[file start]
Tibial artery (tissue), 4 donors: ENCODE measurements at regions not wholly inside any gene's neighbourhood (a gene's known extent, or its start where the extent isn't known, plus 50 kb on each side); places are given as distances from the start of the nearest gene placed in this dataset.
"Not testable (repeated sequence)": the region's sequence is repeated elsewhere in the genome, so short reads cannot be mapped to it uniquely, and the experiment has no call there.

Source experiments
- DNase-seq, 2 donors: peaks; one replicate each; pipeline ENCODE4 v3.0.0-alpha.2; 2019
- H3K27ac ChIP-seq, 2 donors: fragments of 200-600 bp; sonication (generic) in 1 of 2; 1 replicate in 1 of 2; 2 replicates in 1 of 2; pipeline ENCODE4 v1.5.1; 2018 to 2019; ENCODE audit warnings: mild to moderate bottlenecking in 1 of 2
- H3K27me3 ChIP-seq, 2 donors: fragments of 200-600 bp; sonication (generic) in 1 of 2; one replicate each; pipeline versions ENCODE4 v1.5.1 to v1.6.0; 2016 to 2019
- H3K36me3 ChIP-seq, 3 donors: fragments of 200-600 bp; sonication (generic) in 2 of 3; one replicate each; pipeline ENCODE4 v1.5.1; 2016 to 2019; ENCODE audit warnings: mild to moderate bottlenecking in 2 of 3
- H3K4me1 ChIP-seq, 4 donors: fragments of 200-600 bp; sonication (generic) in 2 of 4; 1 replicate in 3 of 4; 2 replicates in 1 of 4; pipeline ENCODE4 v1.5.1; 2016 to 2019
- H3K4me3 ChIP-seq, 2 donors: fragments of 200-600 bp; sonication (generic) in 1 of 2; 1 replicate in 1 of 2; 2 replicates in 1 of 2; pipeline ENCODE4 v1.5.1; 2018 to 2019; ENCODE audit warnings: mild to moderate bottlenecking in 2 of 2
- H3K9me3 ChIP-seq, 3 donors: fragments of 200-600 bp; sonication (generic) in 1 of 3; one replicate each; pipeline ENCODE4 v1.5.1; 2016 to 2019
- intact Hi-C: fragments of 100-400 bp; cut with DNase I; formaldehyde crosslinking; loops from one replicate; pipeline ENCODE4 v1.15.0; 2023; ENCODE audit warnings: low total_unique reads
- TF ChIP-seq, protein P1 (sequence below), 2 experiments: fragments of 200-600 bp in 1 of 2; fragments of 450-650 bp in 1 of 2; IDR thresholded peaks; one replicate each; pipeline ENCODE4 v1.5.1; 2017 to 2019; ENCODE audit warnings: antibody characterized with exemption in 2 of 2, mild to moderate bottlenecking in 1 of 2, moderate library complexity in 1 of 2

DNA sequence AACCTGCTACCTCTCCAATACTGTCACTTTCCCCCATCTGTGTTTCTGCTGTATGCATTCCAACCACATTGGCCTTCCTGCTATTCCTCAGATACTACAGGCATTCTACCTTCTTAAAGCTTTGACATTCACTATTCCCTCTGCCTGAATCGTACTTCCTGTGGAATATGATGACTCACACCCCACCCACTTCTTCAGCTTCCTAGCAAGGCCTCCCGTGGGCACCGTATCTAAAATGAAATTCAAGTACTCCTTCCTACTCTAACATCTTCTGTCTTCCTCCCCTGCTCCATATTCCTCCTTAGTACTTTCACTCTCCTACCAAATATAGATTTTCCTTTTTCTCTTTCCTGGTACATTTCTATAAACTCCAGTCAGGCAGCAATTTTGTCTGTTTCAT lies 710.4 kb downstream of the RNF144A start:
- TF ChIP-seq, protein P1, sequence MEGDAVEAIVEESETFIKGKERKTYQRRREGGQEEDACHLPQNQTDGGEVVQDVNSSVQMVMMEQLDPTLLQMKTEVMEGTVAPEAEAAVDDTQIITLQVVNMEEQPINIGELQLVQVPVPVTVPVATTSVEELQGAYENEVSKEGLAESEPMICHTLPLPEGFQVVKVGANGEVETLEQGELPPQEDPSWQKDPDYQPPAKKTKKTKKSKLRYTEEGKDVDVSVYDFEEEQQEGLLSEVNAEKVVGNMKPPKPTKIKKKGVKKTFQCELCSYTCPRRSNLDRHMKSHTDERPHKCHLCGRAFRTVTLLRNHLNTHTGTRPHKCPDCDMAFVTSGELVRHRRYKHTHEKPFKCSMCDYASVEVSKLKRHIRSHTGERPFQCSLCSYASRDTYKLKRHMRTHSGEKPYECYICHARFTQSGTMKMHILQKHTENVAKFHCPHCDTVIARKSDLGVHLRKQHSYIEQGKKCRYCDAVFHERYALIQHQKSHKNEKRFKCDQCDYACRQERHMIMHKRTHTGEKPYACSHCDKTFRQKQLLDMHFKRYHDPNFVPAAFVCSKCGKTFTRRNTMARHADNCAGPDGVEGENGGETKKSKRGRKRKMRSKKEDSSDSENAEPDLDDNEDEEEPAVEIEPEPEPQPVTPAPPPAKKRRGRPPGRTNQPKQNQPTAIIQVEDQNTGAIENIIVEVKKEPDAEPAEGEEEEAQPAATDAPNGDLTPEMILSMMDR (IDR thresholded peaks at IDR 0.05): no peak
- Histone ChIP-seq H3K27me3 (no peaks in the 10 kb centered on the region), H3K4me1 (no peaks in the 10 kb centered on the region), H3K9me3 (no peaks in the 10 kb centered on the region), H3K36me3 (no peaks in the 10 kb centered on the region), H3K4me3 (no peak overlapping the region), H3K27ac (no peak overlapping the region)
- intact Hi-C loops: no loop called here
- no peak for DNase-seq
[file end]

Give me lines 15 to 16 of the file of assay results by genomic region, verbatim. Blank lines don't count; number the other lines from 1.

- Histone ChIP-seq H3K27me3 (no peaks in the 10 kb centered on the region), H3K4me1 (no peaks in the 10 kb centered on the region), H3K9me3 (no peaks in the 10 kb centered on the region), H3K36me3 (no peaks in the 10 kb centered on the region), H3K4me3 (no peak overlapping the region), H3K27ac (no peak overlapping the region)
- intact Hi-C loops: no loop called here